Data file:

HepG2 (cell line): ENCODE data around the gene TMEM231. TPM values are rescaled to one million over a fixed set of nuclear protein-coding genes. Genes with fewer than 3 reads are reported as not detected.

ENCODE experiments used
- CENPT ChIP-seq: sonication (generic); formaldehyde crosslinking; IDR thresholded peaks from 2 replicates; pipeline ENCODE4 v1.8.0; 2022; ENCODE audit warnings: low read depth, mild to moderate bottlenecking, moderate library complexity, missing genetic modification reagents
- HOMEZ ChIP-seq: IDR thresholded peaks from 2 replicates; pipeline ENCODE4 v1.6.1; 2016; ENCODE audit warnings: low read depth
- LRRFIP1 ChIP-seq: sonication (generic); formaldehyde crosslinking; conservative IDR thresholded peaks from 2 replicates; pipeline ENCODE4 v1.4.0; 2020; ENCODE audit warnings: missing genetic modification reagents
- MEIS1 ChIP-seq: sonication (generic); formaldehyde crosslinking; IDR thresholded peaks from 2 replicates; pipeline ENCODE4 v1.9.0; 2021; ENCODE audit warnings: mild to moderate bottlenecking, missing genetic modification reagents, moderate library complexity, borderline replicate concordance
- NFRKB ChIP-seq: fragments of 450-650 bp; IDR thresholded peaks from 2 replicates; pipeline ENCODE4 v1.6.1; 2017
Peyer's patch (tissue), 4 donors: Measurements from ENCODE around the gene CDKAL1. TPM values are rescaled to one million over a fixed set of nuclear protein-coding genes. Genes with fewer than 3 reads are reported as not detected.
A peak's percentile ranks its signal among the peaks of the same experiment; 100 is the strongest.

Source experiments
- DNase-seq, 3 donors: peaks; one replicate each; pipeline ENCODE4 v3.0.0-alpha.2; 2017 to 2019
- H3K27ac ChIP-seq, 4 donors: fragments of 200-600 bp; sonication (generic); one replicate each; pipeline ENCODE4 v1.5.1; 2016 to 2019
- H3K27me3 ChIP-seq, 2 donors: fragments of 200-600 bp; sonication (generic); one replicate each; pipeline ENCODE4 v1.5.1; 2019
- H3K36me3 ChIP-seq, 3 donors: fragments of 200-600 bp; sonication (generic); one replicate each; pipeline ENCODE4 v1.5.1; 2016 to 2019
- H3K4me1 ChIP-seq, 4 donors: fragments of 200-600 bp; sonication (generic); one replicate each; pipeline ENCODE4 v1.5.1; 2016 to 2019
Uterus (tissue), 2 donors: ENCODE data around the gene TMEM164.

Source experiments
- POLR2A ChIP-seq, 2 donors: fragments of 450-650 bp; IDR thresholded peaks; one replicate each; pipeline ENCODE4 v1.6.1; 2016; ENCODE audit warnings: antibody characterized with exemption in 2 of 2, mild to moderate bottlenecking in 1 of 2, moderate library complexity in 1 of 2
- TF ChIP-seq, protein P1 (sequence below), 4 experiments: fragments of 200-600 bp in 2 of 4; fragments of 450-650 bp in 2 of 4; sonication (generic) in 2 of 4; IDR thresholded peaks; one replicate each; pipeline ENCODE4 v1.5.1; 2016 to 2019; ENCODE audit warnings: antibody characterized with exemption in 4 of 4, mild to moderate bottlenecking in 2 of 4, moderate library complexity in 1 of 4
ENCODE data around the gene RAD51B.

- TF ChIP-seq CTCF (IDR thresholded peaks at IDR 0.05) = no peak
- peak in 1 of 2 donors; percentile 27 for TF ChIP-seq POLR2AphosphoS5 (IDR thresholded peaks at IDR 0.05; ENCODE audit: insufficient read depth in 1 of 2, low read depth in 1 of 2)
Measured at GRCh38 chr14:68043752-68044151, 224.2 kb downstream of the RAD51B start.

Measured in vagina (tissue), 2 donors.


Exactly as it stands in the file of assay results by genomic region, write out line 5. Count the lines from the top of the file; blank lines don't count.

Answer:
- LRRFIP1 ChIP-seq: sonication (generic); formaldehyde crosslinking; conservative IDR thresholded peaks from 2 replicates; pipeline ENCODE4 v1.4.0; 2020; ENCODE audit warnings: missing genetic modification reagents